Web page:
1. Identify several concepts and characteristics from the field of organizational

behavior that this case illustrates.

2. What advice can you give Tony? How would this advice be supported or tempered
by behavioral concepts and processes?

3. Is it possible to find an "ideal" place to work? Explain.

(This case covers Chapter 1 The Nature of Organizational Behavior and Chapter 2
Approach to Organizational and Management)
Case Study 2: Differing Perceptions at Clarkston Industries

Susan Harrington continued to drum her fingers on her desk. She had a real problem and wasn’t sure
what to do next. She had a lot of confidence in Jack Reed, but she suspected she was about the last
person in the office who did. Perhaps if she ran through the entire story again in her mind she would
see the solution.

Susan had been distribution manager for Clarkston Industries for almost twenty years. An early
brush with the law and a short stay in prison had made her realize the importance of honesty and
hard work. Henry Clarkston had given her a chance despite her record, and Susan had made the
most of it. She now was one of the most respected managers in the company. Few people knew her

Susan had hired Jack Reed fresh out of prison six months ago. Susan understood how Jack felt when
Jack tried to explain his past and asked for another chance. Susan decided to give him that chance
just as Henry Clarkston had given her one. Jack eagerly accepted a job on the loading docks and
could soon load a truck as fast as anyone in the crew.

Things had gone well at first. Everyone seemed to like Jack, and he made several new friends. Susan
had been vaguely disturbed about two months ago, however, when another dock worker reported
his wallet missing. She confronted Jack about this and was reassured when Jack understood her
concern and earnestly but calmly asserted his innocence. Susan was especially relieved when the
wallet was found a few days later.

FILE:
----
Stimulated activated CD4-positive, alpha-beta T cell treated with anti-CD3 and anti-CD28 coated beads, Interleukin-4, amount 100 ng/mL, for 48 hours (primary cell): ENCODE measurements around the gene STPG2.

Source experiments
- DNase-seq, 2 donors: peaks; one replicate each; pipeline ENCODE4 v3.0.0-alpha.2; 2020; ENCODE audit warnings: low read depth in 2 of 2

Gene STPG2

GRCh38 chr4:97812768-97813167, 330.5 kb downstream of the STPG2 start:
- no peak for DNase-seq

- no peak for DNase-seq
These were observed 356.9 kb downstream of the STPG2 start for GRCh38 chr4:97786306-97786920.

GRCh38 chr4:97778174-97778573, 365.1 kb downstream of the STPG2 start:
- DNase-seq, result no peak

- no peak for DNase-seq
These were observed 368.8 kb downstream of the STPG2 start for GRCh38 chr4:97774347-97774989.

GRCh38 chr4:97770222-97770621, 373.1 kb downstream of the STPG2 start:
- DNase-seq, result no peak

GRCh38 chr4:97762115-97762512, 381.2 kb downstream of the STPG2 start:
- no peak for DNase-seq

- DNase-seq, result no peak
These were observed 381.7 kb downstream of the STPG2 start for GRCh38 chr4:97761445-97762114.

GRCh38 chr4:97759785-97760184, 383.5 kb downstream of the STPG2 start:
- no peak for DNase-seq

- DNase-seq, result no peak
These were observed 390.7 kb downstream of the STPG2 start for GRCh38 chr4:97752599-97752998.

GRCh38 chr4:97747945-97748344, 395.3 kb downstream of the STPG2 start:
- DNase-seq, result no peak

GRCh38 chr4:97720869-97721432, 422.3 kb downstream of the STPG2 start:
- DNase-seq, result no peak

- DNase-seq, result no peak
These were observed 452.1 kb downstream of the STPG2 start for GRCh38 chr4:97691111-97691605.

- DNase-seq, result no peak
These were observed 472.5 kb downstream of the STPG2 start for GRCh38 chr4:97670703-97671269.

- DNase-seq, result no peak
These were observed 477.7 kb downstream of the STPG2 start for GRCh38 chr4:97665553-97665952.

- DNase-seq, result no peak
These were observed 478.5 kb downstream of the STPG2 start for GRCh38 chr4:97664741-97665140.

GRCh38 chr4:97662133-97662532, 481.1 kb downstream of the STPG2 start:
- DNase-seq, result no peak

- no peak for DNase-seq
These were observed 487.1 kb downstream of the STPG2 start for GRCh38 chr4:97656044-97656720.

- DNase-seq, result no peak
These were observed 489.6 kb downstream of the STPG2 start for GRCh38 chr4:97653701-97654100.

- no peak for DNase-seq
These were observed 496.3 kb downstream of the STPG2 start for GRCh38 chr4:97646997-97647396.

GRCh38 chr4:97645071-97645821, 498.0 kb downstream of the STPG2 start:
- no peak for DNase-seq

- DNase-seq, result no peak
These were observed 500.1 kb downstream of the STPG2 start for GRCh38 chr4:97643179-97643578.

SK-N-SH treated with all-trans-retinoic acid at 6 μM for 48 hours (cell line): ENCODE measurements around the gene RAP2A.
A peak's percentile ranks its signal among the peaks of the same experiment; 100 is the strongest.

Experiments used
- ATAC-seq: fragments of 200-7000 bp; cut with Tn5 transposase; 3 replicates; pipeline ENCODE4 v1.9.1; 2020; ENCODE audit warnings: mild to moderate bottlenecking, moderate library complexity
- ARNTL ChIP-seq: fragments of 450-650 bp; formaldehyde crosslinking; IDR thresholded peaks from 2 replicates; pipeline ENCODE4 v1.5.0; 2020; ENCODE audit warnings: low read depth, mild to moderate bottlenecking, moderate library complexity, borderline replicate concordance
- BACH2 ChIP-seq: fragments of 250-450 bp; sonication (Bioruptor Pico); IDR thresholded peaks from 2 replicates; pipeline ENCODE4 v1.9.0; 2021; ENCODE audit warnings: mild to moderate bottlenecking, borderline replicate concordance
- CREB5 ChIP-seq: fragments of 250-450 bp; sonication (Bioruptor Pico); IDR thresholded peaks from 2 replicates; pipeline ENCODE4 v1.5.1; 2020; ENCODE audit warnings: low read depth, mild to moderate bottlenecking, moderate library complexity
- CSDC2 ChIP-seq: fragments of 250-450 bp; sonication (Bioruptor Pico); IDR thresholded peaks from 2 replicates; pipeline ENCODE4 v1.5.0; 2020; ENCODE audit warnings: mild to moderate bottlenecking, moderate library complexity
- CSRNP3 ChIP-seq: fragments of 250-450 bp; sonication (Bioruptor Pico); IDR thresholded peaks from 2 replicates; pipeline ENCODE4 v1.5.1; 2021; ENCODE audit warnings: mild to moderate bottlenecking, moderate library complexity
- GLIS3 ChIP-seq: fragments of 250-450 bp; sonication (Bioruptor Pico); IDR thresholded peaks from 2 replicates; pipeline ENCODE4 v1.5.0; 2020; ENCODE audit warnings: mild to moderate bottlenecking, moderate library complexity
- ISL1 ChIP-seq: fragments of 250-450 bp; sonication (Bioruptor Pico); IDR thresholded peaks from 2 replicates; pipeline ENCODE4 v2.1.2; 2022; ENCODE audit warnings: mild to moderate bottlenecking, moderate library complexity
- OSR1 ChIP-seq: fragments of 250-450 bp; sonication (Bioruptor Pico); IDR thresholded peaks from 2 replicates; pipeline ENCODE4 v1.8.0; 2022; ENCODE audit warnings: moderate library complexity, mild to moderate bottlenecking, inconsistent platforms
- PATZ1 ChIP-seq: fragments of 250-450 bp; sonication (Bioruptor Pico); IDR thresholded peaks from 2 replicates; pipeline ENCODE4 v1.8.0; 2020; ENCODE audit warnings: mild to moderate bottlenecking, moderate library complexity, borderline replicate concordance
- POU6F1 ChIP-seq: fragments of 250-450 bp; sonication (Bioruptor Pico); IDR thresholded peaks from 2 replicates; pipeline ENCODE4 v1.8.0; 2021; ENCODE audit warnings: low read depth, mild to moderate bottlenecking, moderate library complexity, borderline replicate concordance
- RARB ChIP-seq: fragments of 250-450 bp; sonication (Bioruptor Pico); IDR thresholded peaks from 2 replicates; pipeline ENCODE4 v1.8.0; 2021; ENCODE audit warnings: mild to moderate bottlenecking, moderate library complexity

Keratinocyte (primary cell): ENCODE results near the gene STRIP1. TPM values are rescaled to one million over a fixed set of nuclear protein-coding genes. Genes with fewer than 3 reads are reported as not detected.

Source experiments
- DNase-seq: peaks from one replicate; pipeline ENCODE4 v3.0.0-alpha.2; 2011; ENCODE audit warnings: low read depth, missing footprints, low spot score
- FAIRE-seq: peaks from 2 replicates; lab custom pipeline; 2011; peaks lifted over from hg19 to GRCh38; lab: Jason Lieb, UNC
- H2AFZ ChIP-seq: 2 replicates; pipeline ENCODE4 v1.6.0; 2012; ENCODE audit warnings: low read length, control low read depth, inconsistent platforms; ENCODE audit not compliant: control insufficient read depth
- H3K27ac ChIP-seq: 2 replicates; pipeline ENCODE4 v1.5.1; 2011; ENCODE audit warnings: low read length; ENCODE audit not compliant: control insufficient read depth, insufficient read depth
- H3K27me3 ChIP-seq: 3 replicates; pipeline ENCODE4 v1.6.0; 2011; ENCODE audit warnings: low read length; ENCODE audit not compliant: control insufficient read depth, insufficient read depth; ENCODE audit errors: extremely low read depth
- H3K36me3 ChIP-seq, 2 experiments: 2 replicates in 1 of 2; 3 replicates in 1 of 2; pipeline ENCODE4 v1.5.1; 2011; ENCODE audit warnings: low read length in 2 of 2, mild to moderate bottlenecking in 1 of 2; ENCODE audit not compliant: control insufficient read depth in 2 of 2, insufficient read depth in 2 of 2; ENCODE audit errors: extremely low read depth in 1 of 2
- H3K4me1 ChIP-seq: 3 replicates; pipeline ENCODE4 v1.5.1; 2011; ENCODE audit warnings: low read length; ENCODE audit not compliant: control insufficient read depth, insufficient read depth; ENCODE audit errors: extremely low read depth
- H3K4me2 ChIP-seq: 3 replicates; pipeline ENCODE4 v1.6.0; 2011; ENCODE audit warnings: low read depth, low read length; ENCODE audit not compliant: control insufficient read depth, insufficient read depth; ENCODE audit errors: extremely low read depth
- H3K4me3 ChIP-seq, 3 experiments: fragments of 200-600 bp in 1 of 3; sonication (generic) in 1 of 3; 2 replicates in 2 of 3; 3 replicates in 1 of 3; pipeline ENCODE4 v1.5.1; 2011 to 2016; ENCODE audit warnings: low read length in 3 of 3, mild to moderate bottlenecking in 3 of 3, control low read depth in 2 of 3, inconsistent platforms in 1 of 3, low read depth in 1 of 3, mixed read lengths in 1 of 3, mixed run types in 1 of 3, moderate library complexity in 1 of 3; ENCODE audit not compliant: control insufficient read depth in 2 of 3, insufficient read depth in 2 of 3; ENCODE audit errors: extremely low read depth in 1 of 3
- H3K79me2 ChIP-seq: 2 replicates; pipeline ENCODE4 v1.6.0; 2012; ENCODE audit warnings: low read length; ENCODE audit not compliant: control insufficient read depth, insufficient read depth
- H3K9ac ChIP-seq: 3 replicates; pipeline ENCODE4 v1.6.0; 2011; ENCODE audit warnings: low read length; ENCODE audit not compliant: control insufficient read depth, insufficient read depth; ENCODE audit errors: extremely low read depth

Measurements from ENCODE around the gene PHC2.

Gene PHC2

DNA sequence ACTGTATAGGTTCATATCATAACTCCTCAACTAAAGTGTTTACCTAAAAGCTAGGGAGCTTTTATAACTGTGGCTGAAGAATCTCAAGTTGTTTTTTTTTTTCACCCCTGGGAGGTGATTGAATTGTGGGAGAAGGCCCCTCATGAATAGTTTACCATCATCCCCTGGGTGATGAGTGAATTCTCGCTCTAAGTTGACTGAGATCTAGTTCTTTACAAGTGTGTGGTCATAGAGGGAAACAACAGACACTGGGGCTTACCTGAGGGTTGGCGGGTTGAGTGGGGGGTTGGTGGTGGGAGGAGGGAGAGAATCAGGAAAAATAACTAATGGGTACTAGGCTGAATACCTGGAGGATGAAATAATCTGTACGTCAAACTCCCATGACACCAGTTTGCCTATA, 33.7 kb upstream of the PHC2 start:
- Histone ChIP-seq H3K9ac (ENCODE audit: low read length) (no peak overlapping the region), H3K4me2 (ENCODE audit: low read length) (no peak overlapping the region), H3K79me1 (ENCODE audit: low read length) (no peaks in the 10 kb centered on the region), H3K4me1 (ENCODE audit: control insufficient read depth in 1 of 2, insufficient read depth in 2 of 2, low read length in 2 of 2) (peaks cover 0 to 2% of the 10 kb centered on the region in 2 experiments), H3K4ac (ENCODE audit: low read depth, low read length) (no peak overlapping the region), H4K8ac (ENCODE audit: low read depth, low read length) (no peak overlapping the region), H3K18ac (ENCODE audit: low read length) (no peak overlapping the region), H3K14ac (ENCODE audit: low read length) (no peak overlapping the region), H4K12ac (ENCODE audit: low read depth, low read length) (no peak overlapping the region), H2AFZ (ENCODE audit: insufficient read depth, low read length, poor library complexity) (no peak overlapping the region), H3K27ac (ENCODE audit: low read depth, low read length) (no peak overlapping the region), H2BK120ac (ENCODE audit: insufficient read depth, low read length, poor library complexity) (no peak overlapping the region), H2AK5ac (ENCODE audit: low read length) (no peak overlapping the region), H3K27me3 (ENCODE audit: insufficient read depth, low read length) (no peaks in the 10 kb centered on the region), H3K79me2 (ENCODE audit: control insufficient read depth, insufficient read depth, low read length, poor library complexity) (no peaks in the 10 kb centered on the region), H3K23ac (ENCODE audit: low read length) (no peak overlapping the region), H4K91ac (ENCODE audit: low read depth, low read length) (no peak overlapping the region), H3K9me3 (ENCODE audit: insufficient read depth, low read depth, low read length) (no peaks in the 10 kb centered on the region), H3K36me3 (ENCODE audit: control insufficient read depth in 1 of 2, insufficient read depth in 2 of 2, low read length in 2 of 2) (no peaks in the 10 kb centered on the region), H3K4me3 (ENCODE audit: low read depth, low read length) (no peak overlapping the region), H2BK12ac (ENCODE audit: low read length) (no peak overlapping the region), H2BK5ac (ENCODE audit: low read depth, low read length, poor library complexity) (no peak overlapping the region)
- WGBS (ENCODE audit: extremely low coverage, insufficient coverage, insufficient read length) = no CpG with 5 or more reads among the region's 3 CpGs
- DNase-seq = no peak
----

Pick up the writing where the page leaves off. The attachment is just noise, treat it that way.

The events of last week, however, had caused serious trouble. First, a new personnel clerk had come
across records about Jack’s past while updating employee files. Assuming that the information was
common knowledge, the clerk had mentioned to several employees what a good thing it was to give
ex-convicts like Jack a chance. The next day, someone in bookkeeping discovered some money
missing from petty cash. Another worker claimed to have seen Jack in the area around the office
strongbox, which was open during working hours, earlier that same day.

Most people assumed Jack was the thief. Even the worker whose wallet had been misplaced
suggested that perhaps Jack had indeed stolen it but had returned it when questioned. Several
employees had approached Susan and requested that Jack be fired. Meanwhile, when Susan had
discussed the problem with Jack, Jack had been defensive and sullen and said little about the petty-
cash situation other than to deny stealing the money.

To her dismay, Susan found that rethinking the story did little to solve his problem. Should she fire
Jack? The evidence, of course, was purely circumstantial, yet everybody else seemed to see things
quite clearly. Susan feared that if she did not fire Jack, she would lose everyone’s trust and that
some people might even begin to question her own motives.
Case Questions:

1. Explain the events in this case in terms of perception and attitudes. Does personality play a

2. What should Susan do? Should she fire Jack or give him another chance?

(This case covers Individual Differences Chapter 4 and The Process of Perception Chapter 5)